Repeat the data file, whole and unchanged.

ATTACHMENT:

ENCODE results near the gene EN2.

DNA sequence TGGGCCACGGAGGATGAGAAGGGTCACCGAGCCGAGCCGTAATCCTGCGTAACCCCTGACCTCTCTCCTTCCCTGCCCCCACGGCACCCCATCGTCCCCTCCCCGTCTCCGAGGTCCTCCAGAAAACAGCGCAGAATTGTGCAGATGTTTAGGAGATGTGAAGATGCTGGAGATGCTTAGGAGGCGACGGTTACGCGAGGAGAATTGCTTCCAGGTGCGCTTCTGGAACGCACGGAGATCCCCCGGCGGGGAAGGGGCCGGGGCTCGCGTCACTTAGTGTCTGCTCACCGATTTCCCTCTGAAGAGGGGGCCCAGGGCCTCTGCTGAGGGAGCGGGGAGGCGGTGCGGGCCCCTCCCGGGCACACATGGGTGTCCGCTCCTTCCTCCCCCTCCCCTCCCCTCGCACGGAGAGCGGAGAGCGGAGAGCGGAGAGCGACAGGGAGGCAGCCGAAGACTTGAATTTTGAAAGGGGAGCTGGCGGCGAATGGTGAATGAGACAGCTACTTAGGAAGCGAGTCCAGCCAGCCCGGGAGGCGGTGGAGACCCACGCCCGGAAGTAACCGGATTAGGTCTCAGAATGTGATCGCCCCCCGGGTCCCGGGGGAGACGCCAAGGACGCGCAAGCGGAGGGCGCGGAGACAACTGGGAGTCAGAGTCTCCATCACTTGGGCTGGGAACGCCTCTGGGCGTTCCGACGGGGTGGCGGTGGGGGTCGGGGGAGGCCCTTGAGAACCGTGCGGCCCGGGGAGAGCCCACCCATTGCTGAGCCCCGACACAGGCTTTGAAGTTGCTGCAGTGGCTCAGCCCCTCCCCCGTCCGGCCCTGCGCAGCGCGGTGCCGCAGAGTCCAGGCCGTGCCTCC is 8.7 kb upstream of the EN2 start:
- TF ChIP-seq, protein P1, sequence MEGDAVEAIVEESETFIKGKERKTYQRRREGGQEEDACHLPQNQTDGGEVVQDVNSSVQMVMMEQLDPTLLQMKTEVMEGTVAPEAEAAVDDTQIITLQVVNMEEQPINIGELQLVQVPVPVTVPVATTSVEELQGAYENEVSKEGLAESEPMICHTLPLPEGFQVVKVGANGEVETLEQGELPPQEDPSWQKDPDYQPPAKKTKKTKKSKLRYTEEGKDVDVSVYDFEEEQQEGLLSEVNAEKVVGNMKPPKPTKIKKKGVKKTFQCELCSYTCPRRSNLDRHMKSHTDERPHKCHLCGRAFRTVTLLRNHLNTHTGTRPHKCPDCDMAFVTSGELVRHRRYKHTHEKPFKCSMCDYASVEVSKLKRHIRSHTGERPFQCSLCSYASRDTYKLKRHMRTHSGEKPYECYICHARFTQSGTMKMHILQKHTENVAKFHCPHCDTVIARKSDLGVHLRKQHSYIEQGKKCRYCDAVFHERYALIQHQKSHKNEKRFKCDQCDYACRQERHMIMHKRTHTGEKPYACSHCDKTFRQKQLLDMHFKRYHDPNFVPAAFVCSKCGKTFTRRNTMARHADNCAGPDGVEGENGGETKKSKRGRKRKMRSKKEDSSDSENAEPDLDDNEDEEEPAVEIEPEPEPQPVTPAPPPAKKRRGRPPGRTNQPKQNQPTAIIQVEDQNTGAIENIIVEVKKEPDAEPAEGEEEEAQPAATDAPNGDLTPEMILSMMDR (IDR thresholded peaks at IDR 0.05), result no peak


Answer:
ENCODE results near the gene EN2.

DNA sequence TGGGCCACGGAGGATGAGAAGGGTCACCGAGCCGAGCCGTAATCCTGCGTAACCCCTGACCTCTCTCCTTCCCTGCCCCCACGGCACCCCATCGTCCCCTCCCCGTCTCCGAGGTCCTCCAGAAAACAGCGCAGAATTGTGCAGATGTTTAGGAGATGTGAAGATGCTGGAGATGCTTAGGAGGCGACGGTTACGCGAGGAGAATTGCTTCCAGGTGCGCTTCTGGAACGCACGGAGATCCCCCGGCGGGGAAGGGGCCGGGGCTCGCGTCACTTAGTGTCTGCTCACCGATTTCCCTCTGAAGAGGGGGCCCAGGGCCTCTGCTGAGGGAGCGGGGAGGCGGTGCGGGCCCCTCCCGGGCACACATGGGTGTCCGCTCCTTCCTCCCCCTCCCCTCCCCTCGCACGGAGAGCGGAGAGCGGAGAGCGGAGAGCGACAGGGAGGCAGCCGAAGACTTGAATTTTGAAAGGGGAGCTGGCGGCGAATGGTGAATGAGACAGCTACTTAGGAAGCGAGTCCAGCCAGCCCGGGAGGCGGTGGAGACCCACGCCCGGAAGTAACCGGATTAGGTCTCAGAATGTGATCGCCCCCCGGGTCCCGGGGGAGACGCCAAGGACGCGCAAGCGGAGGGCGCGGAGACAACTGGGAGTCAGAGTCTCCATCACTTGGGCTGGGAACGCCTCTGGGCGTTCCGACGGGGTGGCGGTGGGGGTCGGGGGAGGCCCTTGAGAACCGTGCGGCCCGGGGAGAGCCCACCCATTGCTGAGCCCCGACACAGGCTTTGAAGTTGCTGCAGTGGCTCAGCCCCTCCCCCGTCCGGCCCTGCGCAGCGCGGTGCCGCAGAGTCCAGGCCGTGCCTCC is 8.7 kb upstream of the EN2 start:
- TF ChIP-seq, protein P1, sequence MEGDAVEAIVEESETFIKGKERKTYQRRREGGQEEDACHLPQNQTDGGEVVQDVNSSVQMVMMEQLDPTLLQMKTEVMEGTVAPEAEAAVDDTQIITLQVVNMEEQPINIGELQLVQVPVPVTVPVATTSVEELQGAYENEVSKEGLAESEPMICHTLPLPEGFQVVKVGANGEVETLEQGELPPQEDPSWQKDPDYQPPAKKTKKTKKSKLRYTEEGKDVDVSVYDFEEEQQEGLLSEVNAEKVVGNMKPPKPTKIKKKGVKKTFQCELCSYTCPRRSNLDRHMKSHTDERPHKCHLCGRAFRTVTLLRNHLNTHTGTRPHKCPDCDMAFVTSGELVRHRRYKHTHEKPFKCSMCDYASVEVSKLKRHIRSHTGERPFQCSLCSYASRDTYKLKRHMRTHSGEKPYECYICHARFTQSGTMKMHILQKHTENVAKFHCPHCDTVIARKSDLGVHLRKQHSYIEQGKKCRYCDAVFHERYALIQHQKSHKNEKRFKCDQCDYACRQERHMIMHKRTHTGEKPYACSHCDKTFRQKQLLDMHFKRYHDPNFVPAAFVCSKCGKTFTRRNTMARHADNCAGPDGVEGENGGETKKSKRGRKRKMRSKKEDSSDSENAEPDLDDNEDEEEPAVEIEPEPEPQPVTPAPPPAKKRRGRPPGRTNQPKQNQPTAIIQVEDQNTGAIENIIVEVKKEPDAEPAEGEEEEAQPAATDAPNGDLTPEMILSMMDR (IDR thresholded peaks at IDR 0.05), result no peak